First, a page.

Marx proves a hit in troubled economic times | Culture| Arts, music and lifestyle reporting from Germany | DW | 27.01.2010
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Marx proves a hit in troubled economic times

The global economic crisis has reignited interest in Karl Marx's signature work, "Das Kapital," written more than 140 years ago. Sales in Germany soared last year and now one publisher has released an audio version.

A wax figure of Karl Marx at the Madame Taussad's museum

"Das Kapital" is enjoying a renaissance in Germany

Germans seem to be seeking comfort in the words of Karl Marx as the global economic downturn buffets Europe's largest economy.

Last autumn, with the crisis in full swing, publishers sold some 4,500 copies of Das Kapital. In 2005, that figure was just 750.

"At the moment, Marx is probably the most widely read of the socio-theoretical classics worldwide," Heinz Bude, a sociologist in Hamburg told Deutsche Welle.

Making Marx more accessible

The Marx renaissance has also reached the audio book sector. A first abridged volume of Das Kapital containing six CDs with over six hours of Marx's theories is now out on the German market.

Marx's most famous book is also considered one of the most difficult and dense works on economic concepts of the 19th century.

Publisher Margit Osterwald said the audio book, prompted by last year's global economic meltdown, is an attempt to make Marx's weighty work more accessible.

"Everyone was talking about Karl Marx - not just in business newspapers but also among my friends," Osterwald told Deutsche Welle.

The 65-year-old admitted that she had never read the work herself despite belonging to Germany's 1968 student movement generation for whom Marx's cult book was considered required reading.

Striking a chord

A young woman with headphones

Don't want to wade through Marx? Listen up

Some say Marx's words have struck a chord particularly with people frustrated with what are seen as the excesses of the banking world.

The German political economist described capitalism as an exploitative system driven by greed and the need for material gain. Characterized by periods of boom and bust, Marx wrote that the system lets the "rich get richer, and the poor get poorer."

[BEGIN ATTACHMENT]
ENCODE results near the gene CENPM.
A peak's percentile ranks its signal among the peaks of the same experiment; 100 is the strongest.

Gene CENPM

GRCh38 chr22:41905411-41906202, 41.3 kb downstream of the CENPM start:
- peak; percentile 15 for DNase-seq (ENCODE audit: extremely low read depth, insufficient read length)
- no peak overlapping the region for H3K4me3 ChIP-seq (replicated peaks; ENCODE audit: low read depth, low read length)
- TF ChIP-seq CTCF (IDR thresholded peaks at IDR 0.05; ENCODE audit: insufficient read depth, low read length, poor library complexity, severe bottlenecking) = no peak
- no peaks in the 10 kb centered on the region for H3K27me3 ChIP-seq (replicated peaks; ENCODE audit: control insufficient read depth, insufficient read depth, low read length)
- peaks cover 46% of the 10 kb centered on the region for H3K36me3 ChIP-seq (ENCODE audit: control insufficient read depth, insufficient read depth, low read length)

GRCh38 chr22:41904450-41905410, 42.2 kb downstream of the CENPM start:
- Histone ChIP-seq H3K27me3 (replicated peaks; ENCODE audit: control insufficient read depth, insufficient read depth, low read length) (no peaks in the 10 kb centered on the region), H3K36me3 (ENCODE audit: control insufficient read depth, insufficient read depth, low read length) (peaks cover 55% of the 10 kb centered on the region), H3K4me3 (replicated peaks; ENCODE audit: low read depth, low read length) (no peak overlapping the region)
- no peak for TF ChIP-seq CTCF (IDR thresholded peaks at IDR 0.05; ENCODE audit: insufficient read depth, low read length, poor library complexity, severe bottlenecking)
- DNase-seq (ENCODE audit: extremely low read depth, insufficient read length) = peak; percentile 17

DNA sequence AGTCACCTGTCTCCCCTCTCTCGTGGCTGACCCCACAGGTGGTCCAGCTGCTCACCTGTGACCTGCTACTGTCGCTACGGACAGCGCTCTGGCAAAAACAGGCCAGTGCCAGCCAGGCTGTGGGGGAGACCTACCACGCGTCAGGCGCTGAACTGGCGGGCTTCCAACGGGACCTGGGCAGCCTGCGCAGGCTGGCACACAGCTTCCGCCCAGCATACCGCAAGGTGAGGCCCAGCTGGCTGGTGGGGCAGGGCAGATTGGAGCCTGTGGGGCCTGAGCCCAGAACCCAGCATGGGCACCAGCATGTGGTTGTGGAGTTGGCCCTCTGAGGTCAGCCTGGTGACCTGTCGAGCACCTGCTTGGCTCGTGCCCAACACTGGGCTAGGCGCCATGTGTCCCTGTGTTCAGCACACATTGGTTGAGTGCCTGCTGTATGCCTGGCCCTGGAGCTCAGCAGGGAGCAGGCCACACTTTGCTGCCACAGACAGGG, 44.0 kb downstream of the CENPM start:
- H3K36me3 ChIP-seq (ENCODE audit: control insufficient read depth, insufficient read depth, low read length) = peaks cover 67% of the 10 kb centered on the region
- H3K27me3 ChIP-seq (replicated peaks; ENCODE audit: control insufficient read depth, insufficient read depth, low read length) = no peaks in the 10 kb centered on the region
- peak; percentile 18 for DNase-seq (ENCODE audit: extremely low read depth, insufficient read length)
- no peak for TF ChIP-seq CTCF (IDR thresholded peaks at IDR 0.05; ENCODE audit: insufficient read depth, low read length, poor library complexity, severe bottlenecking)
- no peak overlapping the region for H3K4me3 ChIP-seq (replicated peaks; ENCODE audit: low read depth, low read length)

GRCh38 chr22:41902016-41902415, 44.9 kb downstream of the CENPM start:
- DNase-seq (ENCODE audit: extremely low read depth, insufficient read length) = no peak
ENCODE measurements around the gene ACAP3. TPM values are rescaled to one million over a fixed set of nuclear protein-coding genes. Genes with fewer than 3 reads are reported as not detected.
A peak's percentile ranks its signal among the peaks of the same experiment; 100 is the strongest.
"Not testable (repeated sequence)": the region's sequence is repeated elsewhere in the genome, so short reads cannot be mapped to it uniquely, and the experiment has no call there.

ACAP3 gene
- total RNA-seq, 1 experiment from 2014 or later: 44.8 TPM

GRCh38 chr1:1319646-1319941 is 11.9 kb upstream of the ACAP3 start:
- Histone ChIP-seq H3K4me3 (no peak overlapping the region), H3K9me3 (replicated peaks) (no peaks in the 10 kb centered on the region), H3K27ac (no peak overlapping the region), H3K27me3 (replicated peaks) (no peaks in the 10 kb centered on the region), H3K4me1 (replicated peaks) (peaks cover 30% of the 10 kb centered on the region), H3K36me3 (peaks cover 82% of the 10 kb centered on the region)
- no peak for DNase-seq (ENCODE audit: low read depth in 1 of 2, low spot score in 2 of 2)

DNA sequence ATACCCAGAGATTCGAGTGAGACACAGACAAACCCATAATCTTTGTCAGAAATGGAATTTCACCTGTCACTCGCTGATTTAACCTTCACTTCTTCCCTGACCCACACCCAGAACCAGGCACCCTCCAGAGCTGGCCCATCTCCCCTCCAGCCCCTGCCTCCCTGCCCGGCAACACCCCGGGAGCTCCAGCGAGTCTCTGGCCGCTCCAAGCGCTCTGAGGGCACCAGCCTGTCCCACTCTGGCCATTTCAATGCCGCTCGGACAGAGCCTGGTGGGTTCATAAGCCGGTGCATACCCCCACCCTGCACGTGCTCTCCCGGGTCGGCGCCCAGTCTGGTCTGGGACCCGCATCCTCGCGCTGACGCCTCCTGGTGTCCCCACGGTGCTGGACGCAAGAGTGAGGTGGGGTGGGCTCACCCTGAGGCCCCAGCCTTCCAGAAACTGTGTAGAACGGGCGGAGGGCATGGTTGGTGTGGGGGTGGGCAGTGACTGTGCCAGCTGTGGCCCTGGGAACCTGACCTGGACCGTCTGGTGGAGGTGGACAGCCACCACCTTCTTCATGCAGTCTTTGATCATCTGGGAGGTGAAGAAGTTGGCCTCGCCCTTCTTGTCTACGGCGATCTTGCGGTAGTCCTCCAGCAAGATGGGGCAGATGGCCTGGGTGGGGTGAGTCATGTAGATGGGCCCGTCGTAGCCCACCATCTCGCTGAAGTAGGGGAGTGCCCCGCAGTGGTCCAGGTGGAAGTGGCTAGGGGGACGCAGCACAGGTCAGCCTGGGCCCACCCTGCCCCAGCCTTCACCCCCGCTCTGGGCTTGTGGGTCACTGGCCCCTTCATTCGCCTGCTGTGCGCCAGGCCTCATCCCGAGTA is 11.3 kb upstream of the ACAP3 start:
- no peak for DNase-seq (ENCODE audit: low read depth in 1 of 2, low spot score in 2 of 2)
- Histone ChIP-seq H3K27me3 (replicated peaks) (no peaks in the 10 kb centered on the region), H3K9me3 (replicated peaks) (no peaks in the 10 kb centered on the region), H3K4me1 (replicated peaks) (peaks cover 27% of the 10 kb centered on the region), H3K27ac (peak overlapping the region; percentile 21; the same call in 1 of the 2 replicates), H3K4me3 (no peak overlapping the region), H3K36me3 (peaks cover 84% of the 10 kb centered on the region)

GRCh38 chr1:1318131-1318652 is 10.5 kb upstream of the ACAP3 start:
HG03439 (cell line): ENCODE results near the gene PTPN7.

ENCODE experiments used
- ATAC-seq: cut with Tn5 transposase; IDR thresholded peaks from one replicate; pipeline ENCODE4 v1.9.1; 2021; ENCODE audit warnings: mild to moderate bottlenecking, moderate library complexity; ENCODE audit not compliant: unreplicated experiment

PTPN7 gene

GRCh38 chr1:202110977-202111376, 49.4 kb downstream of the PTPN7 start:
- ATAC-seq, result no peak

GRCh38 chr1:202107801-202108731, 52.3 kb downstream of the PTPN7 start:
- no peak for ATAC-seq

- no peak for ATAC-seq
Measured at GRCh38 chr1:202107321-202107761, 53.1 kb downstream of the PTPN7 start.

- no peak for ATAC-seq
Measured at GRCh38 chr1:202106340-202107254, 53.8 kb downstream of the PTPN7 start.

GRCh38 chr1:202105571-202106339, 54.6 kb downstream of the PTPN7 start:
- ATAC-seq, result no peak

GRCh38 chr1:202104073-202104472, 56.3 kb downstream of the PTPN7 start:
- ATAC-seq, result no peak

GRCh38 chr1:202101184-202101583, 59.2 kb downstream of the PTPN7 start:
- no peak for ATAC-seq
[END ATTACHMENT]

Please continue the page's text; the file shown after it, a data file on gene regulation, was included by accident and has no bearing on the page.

He was convinced that this cycle would lead capitalism to eventually destroy itself. In its place, Marx argued that the state should hold the economic reins and introduce rules to abolish social class and bring about equality and an end to poverty.

New relevance among younger readers?

Joern Schuetrumpf from the Berlin-based Karl-Dietz publishing house, which prints Marx's most famous work, believes it is mostly young readers fuelling the rise in sales.

"We are dealing with a completely different generation here," he said. "For the last twenty years, you could see something of a cold war against young people by a society that sends out signals that say - 'we don't need you, you need to look after yourselves.'"

In an attempt to find answers to the problems created by their elders, Schuetrumpf believes that these disillusioned youngsters have turned to reading.

The renewed interest in Marx's works have also led to the creation of Marx reading groups in several cities in Germany, providing a forum in which the philosopher can be read and discussed.

Reinterpreting Marx

But sociologist Heinz Bude, who has held a seminar on Marx's renaissance at the University of Kassel in central Germany, cautioned that the Marx's works needed to be interpreted in a new light.

Bude said Marx could no longer be read as a theorist of socialism and equality. These ideas, he said, "have left a long criminal trail in human history."

Instead, Marx needs to be read as a theorist of freedom, Bude said - as one who can today show people that they should never accept the current world order but rather keep looking for better alternatives.

Author: Christel Wester (as)
Editor: Sonia Phalnikar

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